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In one statement in the Gospels, however, Jesus apparently opposed Jewish law as universally understood. Jews agreed not to eat carnivores, rodents, insects, and weasels, as well as pork and shellfish (Leviticus 11; Deuteronomy 14), and the last two prohibitions set them apart from other people. According to Mark 7:19, Jesus “declared all foods clean.” If he did so, Jesus directly opposed the law of God as given by Moses. This seems to be only Mark’s inference, however, and is not in the parallel passage in Matthew 15. More importantly, Peter seems to have first learned of this after Jesus’ death, by means of a heavenly revelation (Acts 10:9–16). Perhaps Jesus did not, then, directly oppose any aspect of the sacred law. All the above examples where Jesus dealt with the issues of Sabbath healing, cleanliness of food, fasting, purity laws, etc are all talking about the externals of religion. We as Christians must go beyond the optics and the externals of our religion to achieve interior peace and perfection. Luckily, some Christians and Muslims in an Inter-faith conference in Malumfashi last week had the rare opportunity of asking their religious leaders some questions that have remained a source of mistrust amongst them. 

For the first time in the history of Malumfashi Local Government of Katsina State, an Inter-faith conference was organized by the John Paul II Center for Interreligious Dialogue in collaboration with the Commission for Interreligious and Ecumenism for the Diocese of Sokoto, at the Local Government Secretariat on the 8th of September 2021. This conference brought the first class rulers of the community both traditional and the religious leaders. Those who participated had the opportunity for the first time to pose a questions to a different religious leader other than the one of their faith. I will repeat some of the questions asked at the conference, hoping that all of us will continue to reflect on them individually and collectively.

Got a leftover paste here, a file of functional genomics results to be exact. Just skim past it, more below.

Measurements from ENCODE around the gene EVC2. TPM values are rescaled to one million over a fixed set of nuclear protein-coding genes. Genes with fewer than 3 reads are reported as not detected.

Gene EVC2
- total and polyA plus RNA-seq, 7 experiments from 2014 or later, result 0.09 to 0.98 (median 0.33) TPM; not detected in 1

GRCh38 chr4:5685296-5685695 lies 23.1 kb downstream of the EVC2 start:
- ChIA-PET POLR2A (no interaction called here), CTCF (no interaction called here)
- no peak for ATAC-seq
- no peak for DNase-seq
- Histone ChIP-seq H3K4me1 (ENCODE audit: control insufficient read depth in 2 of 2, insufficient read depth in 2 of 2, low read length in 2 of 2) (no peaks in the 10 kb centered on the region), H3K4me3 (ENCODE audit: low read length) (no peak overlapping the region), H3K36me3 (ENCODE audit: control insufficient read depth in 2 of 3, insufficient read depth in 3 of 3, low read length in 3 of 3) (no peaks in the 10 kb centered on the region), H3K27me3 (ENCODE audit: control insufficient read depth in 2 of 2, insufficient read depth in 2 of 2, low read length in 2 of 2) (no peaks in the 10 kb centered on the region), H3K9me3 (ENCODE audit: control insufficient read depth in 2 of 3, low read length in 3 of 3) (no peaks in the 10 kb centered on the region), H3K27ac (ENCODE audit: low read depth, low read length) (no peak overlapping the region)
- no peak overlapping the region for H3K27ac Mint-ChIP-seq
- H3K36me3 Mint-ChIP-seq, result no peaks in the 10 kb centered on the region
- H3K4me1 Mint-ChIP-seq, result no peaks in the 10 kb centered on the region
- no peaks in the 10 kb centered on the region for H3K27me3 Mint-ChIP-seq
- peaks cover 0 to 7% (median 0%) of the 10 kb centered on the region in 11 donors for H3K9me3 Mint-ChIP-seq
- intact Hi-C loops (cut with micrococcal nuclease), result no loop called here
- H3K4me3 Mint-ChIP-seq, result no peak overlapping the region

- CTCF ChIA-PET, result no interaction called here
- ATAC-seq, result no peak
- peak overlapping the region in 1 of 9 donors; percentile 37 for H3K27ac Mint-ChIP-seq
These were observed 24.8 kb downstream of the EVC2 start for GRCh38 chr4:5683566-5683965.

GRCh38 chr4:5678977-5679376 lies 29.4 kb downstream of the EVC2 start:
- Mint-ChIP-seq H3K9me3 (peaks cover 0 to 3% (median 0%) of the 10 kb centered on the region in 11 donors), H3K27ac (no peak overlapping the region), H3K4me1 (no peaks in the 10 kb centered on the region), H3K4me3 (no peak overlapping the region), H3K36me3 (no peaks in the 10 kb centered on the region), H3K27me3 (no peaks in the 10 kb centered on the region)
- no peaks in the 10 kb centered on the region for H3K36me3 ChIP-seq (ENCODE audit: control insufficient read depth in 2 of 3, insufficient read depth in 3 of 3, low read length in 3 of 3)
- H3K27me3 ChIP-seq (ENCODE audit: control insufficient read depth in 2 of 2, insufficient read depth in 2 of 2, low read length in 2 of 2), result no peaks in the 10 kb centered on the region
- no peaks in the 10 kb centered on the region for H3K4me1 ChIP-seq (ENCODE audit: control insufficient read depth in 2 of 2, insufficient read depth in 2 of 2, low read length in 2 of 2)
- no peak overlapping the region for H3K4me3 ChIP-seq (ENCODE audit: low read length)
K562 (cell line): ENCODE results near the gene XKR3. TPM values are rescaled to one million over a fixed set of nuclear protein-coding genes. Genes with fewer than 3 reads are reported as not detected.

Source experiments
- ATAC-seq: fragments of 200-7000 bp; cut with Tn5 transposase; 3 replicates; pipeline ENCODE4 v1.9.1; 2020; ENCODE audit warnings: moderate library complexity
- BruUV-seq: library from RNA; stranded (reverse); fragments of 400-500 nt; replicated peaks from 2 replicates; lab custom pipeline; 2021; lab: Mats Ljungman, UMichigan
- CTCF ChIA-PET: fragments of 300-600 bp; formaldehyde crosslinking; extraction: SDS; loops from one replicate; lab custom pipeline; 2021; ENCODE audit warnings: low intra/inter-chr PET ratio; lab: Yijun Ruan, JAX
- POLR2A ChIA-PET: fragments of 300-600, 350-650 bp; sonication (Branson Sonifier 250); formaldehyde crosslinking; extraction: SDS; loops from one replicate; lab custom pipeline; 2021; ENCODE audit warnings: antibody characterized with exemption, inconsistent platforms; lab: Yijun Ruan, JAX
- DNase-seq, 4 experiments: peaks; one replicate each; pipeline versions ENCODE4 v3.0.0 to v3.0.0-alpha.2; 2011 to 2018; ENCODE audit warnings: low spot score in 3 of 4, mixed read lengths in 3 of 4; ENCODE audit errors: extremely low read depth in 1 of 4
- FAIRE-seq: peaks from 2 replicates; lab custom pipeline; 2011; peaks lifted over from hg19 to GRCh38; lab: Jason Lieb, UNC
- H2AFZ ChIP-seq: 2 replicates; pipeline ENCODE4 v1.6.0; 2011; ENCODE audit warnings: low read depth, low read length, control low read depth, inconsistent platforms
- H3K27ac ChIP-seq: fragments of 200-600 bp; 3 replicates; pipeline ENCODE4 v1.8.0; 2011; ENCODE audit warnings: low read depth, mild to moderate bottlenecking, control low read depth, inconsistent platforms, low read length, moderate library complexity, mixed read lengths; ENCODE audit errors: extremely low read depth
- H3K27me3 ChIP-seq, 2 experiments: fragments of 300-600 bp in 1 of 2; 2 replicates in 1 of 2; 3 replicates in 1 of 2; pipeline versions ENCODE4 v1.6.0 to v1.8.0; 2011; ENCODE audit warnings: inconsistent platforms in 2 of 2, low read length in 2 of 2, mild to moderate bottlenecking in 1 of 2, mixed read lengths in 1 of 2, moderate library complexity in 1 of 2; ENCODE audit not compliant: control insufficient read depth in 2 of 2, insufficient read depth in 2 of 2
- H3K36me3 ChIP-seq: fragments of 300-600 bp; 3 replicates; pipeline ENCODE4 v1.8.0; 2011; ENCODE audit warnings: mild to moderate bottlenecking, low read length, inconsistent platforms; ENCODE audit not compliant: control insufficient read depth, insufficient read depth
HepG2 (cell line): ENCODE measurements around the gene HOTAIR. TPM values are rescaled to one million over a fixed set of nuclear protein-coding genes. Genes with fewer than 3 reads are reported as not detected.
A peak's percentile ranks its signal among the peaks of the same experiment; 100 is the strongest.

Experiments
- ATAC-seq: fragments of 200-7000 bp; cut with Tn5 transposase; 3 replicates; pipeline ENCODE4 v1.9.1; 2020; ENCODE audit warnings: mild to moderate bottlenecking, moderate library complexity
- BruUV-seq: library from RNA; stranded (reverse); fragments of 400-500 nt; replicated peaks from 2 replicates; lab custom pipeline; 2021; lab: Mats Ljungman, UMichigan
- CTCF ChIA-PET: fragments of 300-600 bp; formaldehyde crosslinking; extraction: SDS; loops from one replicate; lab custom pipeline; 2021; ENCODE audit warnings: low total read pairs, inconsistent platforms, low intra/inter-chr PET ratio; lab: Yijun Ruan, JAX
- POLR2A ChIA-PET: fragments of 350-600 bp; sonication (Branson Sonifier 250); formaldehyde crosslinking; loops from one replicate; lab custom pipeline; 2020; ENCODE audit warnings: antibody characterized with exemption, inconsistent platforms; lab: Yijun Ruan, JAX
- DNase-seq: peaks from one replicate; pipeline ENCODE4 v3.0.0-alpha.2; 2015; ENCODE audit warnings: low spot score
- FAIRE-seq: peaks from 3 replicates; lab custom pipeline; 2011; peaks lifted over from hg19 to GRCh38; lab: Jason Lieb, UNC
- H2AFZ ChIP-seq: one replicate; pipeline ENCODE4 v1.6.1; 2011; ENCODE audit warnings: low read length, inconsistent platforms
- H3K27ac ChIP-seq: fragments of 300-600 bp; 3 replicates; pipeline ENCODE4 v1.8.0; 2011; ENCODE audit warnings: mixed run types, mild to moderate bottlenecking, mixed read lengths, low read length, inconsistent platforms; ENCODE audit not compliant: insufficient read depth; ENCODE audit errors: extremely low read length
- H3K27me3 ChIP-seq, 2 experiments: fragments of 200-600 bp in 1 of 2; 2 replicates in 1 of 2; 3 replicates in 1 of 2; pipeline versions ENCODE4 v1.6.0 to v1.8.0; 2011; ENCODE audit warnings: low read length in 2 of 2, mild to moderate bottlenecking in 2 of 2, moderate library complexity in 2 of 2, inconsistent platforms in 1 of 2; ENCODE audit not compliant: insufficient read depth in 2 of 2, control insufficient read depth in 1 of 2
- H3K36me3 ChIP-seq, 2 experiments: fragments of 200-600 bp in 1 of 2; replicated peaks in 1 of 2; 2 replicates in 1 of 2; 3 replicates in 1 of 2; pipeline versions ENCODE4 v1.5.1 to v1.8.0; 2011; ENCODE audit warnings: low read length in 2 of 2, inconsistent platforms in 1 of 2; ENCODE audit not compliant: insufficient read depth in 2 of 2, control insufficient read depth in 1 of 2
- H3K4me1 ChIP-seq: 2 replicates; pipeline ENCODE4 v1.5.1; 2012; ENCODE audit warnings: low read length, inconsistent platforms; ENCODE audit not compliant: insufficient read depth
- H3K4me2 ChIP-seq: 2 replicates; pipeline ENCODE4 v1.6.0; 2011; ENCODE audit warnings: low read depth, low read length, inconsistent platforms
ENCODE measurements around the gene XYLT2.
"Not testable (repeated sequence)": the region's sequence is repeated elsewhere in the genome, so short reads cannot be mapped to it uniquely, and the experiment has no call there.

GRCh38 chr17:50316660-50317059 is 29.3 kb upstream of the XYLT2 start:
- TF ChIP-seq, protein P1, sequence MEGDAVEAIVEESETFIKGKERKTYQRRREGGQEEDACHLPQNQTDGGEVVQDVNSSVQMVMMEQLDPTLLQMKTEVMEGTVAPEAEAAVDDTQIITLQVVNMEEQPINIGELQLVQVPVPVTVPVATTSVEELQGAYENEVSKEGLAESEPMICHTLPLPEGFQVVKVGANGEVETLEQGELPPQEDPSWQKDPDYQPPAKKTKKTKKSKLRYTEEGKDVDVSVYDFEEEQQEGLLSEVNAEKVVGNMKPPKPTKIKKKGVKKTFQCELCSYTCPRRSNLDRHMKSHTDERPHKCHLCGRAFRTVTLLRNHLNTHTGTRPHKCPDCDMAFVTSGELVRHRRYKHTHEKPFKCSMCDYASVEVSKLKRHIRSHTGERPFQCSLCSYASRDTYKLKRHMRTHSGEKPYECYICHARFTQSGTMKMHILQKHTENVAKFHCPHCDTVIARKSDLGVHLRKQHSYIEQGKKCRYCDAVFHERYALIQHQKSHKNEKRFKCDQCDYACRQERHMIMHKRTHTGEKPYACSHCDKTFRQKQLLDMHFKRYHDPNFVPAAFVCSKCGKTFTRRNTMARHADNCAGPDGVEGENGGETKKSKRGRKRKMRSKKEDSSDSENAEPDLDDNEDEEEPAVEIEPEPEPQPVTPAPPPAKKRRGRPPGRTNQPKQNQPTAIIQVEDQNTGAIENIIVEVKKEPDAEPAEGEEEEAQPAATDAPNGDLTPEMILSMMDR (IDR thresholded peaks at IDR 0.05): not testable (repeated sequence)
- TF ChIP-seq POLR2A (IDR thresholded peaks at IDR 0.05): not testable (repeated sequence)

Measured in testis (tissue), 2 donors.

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The Christians asked the Muslims Clerics the following questions: 

  1.  Why do you find it common that Christians are sometimes referred to as (Arna) infidels
  2.  Why is it that when A Christian greets some Muslims Salamun Alaikun (John 20:21). A Muslim doesn’t respond? 
  3. Why do some Muslims not eat meat given to them at Christian’s festive seasons like Christmas or Easter?

 Among the questions raised by the Muslim participants to the Christian Clerics were: 

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  1. Why do Christian ladies not cover their bodies properly like our Blessed Mother in the Bible is depicted to have done? 
  2. Why do Christians who convert to Islam and die seek to be given Christian burial by their families? 
  3. Why do Christians consume alcohol, as it is prohibited in the bible?

The questions from both sides were many and very welcome for me. I wish we can have more avenues to ask ourselves these and many other questions, so that through them we can get to the interior values of our religions.

Fr Stephen Ojapah is a priest of the Missionary Society of St Paul. He is equally the director for Interreligious Dialogue and Ecumenism for the Catholic Diocese of Sokoto, a member of IDFP. He is also a KAICIID Fellow. ([email protected])